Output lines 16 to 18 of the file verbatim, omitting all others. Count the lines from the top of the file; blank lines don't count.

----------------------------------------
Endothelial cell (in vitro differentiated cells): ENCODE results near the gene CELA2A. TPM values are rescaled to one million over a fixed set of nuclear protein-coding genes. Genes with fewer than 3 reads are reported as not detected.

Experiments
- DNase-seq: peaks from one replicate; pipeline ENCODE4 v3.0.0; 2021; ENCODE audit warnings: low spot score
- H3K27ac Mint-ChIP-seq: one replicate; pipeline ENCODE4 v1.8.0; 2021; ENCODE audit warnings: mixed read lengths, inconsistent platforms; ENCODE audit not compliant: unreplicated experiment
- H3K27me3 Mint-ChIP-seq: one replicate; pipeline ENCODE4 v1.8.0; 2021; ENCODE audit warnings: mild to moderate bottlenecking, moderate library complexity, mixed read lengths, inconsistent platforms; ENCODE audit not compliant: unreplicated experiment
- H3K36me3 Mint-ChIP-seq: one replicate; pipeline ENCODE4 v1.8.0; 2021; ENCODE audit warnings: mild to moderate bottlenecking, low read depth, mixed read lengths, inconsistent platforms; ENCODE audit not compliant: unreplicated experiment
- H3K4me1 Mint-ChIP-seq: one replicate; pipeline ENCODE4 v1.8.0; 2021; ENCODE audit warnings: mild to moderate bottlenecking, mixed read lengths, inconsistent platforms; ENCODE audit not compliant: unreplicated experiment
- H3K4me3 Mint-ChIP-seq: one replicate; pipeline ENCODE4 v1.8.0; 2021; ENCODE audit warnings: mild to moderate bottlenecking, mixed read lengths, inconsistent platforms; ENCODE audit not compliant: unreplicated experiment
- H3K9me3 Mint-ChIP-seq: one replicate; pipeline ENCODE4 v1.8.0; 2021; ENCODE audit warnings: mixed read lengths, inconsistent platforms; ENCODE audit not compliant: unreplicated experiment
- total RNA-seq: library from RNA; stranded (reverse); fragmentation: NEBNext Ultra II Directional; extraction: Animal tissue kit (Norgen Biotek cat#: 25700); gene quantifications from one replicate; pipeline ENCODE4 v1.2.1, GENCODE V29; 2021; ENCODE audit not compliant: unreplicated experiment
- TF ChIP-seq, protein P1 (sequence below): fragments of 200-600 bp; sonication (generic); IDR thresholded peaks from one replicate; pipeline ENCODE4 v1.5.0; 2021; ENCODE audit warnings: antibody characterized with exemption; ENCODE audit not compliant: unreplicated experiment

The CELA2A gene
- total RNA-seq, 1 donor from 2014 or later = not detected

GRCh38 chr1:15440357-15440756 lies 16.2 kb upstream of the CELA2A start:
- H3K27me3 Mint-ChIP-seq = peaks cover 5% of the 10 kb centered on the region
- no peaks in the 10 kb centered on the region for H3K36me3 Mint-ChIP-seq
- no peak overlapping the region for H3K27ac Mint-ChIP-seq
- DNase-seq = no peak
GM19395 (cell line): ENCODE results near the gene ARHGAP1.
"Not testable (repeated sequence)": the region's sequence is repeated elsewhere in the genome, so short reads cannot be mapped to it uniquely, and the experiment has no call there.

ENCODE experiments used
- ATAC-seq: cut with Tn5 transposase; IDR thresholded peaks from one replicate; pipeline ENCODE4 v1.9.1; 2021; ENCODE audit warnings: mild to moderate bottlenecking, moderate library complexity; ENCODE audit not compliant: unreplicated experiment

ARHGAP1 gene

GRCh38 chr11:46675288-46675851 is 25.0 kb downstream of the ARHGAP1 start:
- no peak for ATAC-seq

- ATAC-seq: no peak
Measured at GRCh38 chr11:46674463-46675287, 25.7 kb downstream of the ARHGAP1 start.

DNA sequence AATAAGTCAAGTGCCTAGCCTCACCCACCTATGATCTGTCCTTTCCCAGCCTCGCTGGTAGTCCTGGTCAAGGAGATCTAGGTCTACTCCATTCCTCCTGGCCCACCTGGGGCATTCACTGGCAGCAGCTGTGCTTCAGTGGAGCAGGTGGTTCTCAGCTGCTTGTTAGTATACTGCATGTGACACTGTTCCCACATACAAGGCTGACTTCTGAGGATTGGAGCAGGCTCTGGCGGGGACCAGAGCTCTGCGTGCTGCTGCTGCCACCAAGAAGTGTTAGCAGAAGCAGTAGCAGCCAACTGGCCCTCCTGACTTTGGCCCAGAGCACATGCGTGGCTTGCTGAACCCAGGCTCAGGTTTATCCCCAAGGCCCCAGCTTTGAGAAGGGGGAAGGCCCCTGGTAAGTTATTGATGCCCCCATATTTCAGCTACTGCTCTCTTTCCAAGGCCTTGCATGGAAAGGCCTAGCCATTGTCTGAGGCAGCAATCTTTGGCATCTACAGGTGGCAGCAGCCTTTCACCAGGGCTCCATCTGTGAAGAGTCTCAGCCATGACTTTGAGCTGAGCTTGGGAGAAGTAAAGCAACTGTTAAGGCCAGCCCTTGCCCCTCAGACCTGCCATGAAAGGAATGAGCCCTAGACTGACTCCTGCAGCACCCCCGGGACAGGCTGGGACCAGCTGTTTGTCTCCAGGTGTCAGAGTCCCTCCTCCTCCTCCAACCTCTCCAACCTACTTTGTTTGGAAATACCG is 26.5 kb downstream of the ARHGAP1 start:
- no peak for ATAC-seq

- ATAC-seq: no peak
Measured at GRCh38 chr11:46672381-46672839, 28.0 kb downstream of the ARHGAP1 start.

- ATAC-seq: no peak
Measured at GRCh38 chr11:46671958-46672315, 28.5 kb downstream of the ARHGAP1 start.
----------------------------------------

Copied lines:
- no peaks in the 10 kb centered on the region for H3K36me3 Mint-ChIP-seq
- no peak overlapping the region for H3K27ac Mint-ChIP-seq
- DNase-seq = no peak